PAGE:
It seems Marcos was severely rattled by the siege. Dozens of armed soldiers surrounded Malacañang days after the battle. But even the presence of his own army at the palace did not give Marcos comfort. In its April 25, 1970 editorial, the Philippines Free Press gave the reason why: “His mortal fear in that January 30 incident was not so much that the masses of students would succeed in storming and destroying the Palace as that the troops guarding the Palace would turn around and stage a coup.”
Money for Maulings, Cash for Corpses
In their February 2-3,1970 issues, newspapers in the Philippines and abroad noted that in the immediate aftermath of the January 30 Battle of Mendiola, Marcos had publicized setting up a fund for student activities. It was such a transparent attempt to appease student activists with money that even the CIA, in its April 3, 1970 memorandum, noted that “Marcos has tried to buy off and redirect the students rather than acknowledge and deal with their grievances.”
Expectedly, the radical left scoffed at the fund. Ang Bayan, the official organ of the Jose Maria Sison-chaired Communist Party of the Philippines, called it “one face of the counter-revolutionary dual tactic of the fascist regime to soften up their struggle against the reactionary state.”
Marcos also publicly supported directly compensating heirs of those who died during the battle. On 30 September 1971, he signed into law Republic Act 6399. Its full title reads: “An Act Appropriating Ninety Thousand Pesos as Compensation to the Heirs of Mass Demonstration Victims Ricardo Alcantara, Fernando Catabay, Felicisimo S. Roldan, Bernardo Bausa, Jesus Mejia and Leopoldo Inelda, All Deceased, and Authorizing the Appropriation of Five Hundred Thousand Pesos as Compensation for Deaths and Injuries Sustained in a Public Demonstration, Rally, Protest March, Assembly or Mass Action.”
Six victims were named, although commemorations—especially those led by leftists—usually mention only four. Mejia and Inelda also died from gunshot wounds sustained during the Battle of Mendiola, but they perished a few days later. Newspaper reports referred to them as bystanders.
RA 6399 stated the fund was to be administered by the Department of Social Welfare, suggesting it was a form of assistance, not judicial settlement. A Malacañang press release said Marcos signed the law in the palace in the presence of the heirs of the victims.
While the bipartisan bill was being shepherded toward legislation, scores were injured or killed in protests throughout the country. Among them were Enrique Sta. Brigida, who was beaten to death by law enforcers during the March 3, 1970 “People's March” in Manila, and Francis Sontillano, who died when a pillbox exploded over his head nearFeati University during a student demonstration on December 4, 1970.
In addition, the bombing of the Liberal Party election rally in Plaza Miranda left nine dead and nearly a hundred injured on August 21, 1971.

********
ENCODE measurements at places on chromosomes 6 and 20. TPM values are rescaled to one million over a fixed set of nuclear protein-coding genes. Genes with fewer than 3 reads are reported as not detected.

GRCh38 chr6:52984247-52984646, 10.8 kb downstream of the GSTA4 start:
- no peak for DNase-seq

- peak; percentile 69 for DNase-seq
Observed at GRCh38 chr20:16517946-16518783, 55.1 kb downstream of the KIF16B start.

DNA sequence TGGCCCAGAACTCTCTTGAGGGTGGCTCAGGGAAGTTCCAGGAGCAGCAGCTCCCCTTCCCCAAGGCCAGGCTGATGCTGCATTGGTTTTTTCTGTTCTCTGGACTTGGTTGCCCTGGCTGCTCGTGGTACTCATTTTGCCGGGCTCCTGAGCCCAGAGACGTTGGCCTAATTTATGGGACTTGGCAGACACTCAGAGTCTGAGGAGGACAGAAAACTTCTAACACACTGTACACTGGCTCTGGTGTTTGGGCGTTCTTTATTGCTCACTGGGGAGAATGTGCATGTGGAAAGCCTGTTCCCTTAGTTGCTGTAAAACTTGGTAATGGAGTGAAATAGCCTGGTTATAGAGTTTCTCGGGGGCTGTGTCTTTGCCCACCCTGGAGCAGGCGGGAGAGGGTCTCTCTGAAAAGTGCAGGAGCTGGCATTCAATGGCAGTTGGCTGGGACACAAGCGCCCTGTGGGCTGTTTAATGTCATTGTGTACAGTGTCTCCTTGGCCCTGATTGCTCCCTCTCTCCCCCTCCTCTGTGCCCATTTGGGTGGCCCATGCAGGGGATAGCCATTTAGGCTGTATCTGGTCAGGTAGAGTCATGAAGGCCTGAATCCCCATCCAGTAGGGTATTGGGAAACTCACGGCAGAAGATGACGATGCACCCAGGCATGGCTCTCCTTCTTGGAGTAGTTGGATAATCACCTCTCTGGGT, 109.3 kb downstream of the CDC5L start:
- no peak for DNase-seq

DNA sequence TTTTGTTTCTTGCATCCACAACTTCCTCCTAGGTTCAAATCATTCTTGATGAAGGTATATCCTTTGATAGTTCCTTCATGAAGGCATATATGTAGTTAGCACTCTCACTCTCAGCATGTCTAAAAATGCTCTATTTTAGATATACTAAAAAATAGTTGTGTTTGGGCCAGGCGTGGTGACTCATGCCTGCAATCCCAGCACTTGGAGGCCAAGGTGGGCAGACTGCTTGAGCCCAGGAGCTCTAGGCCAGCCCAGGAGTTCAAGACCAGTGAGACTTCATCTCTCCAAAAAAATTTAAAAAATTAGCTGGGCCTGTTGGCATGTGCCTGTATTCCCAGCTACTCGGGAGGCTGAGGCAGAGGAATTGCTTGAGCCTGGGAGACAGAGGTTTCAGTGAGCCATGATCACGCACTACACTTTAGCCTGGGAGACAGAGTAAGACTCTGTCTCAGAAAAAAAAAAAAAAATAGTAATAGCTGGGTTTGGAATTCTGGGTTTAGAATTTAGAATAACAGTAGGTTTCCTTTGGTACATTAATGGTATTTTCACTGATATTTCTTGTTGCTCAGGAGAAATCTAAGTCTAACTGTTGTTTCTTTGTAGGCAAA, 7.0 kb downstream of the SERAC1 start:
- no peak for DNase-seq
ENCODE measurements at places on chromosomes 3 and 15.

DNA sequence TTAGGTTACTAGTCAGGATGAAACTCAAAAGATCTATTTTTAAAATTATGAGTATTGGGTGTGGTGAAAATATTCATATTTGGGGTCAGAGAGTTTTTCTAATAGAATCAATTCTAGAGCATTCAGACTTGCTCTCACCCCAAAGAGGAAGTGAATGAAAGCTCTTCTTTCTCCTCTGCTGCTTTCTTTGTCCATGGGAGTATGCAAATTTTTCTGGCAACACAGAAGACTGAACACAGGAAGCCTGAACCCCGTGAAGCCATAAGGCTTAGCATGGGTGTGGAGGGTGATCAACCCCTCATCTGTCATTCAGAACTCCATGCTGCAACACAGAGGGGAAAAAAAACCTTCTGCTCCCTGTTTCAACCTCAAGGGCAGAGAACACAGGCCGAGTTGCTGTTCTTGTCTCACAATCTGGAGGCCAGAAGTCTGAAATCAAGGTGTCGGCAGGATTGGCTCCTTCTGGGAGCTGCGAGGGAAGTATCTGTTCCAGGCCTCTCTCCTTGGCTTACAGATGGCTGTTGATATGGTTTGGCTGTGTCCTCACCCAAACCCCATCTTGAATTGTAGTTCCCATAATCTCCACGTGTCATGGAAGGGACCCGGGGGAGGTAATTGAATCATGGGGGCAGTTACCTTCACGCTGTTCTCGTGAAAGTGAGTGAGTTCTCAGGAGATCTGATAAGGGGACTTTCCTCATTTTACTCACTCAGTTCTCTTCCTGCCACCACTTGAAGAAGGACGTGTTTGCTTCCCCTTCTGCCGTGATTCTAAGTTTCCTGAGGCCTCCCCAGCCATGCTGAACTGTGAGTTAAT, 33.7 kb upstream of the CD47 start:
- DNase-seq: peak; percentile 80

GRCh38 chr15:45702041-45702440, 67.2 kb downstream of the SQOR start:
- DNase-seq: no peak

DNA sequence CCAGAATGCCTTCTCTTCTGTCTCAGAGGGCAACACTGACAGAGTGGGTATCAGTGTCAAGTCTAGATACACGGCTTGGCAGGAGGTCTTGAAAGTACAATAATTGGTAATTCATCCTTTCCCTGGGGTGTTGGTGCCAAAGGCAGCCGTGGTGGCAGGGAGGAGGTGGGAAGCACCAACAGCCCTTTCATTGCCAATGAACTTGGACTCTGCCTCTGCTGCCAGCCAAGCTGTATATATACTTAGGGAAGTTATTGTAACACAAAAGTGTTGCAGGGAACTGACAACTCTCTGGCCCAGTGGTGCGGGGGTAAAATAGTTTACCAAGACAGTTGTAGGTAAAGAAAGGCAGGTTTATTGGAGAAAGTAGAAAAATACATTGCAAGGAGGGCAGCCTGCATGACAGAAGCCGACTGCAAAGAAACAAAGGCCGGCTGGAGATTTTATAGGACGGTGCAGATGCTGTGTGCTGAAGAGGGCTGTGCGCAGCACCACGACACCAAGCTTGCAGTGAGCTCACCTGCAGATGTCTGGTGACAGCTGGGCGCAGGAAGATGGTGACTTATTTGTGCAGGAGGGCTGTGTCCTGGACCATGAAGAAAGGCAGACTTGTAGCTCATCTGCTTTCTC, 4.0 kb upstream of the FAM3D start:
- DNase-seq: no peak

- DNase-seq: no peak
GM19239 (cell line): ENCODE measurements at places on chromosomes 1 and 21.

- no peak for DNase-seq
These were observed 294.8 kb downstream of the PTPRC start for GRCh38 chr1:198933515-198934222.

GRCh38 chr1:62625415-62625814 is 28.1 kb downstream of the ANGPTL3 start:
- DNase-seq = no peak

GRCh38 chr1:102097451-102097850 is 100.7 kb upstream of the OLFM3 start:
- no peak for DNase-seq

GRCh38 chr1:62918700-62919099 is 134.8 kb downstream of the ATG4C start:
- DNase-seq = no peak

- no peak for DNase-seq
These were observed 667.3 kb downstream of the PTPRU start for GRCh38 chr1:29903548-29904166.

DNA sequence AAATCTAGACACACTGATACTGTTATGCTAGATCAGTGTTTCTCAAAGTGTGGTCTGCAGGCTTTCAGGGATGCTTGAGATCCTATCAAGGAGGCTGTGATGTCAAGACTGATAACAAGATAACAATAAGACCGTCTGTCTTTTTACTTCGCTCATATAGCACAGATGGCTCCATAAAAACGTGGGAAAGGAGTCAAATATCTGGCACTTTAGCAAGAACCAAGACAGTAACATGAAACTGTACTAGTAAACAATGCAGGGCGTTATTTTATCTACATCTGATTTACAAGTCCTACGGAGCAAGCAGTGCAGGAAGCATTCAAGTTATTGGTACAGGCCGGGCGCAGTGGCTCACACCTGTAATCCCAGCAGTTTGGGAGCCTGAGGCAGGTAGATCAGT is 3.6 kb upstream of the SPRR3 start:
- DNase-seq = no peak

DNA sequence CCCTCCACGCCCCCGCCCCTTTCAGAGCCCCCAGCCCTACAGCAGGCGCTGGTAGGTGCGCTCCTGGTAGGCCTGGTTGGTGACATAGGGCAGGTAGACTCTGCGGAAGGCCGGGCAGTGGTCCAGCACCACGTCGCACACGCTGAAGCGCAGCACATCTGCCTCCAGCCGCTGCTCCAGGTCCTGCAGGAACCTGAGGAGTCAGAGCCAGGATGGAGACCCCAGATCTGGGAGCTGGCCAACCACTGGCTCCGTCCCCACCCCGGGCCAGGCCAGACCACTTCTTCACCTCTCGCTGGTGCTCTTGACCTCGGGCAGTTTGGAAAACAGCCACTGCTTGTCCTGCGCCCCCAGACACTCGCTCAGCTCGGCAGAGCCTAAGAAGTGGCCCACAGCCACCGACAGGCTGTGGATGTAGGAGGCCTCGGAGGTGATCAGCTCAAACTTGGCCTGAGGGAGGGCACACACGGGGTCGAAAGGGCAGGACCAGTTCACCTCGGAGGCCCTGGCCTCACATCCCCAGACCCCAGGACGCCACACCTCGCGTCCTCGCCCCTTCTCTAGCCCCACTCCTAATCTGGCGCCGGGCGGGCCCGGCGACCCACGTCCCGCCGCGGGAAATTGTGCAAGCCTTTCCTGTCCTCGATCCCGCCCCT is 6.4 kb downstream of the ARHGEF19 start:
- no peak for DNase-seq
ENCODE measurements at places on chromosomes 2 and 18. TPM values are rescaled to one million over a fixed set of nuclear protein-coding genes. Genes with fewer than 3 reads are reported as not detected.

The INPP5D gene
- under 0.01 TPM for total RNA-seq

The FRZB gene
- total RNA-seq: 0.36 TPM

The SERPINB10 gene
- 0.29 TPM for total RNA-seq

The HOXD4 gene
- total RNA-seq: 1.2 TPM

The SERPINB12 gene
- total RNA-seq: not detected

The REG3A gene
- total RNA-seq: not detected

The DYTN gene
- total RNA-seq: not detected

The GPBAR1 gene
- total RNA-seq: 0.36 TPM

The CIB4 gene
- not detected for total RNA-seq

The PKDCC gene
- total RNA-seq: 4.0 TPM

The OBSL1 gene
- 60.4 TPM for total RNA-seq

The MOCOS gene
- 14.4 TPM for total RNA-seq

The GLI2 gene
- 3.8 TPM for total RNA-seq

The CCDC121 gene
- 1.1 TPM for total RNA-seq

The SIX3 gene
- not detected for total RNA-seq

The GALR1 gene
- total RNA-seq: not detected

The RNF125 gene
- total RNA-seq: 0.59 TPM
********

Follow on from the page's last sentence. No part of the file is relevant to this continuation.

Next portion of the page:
Apparently, some were able to make claims against the P500,000 fund. But in 1977, five years into his martial law dictatorship, Marcos declared a number of appropriations dormant and reverted them to the General Fund. Among them, the P272,000 balance of the demonstration victim fund. Thus, RA 6399 became a dead law.
However, after 1977, there were numerous other casualties in mass protests dispersed by law enforcers using lethal weapons. The dead include: two at the February 1981 rally of farmers in Guinayangan, Quezon; four at the “Daet Massacre” in Camarines Norte in June 1981; five at the December 1981 demonstration in Culasi, Antique; and 22 at the Escalante Massacre of September 20, 1985. At least three protests in Manila after 1977 also ended with fatalities. Among them was a second “Mendiola Massacre” in September 1983, where seven protesters, two firemen and a soldier died.
Neither Marcos—who retained legislative power up to his last days as president—nor the Interim/Regular Batasang Pambansa ever appropriate additional funds for deaths and injuries in public protests up to the time Marcos was deposed in 1986.
The most significant law related to such activities was the Public Assembly Act of 1985, which punishes law enforcers who carry firearms within a hundred meters of a public assembly or unnecessarily fire their guns to disperse such gatherings.
But by then, the blood of protesters was already on the hands of security forces who had time and again, over a period of 20 years, dispersed rallies with gunfire with nary an effect on their freedom, finances, or careers.
A total of P318,000 was given to families of those killed or injured in demonstrations during the Marcos regime. Whether justice was given to those victims—and to those who never received a centavo from the government—is another matter.
(Miguel Paolo P. Reyes and Joel F. Ariate Jr. are researchers at the Third World Studies Center, College of Social Sciences and Philosophy, University of the Philippines Diliman. LarahVinda Del Mundo, Judith Camille E. Rosette, and Mary Ann Joy Quirapas provided research assistance. This piece is part of their on-going research program, the Marcos Regime Research.)